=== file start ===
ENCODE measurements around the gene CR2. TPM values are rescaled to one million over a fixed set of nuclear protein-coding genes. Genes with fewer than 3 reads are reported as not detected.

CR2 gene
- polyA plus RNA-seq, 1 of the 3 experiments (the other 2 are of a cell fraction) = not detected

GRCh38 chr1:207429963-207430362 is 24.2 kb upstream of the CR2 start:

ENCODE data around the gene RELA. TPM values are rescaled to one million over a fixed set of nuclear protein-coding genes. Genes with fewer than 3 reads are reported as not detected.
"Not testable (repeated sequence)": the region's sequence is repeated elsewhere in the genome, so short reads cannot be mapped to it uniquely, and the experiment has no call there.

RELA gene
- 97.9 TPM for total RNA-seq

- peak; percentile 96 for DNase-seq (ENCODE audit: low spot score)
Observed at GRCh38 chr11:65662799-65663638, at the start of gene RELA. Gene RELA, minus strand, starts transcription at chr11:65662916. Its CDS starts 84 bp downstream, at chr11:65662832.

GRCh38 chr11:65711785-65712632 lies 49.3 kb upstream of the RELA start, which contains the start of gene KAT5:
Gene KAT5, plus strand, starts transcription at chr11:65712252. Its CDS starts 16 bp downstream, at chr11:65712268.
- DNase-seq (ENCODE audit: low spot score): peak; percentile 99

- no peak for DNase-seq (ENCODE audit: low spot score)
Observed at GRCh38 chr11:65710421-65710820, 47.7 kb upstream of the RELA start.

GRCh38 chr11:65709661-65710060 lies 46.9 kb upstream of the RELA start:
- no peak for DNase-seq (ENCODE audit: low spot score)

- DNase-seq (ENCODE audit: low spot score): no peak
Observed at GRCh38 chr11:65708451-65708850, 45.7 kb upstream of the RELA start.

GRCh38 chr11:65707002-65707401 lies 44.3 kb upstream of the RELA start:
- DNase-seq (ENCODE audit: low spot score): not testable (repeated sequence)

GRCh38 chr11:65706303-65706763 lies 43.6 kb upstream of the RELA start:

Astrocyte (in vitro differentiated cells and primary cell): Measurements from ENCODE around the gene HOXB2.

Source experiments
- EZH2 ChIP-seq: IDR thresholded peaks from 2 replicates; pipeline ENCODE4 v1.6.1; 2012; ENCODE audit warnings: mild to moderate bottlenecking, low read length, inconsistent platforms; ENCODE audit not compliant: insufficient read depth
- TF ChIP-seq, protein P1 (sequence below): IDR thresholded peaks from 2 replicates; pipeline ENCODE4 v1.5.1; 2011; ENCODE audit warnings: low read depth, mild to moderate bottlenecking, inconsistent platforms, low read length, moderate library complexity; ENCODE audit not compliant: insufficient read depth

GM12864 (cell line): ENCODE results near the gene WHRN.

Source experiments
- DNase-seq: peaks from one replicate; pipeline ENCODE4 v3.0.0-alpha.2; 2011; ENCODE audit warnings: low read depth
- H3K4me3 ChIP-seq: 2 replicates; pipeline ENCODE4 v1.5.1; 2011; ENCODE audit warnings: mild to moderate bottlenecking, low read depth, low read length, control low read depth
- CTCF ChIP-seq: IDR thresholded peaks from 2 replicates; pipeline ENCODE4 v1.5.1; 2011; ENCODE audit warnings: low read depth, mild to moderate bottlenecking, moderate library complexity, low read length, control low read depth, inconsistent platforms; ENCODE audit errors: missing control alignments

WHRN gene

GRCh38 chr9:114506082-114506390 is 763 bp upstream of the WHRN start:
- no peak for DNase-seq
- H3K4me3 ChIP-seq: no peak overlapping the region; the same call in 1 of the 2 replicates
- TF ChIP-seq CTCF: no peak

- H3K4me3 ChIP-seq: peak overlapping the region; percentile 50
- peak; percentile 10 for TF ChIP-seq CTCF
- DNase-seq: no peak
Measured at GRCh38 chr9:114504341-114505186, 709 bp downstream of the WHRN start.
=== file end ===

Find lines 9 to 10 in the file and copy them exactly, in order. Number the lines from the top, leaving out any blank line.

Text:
- peak; percentile 96 for DNase-seq (ENCODE audit: low spot score)
Observed at GRCh38 chr11:65662799-65663638, at the start of gene RELA. Gene RELA, minus strand, starts transcription at chr11:65662916. Its CDS starts 84 bp downstream, at chr11:65662832.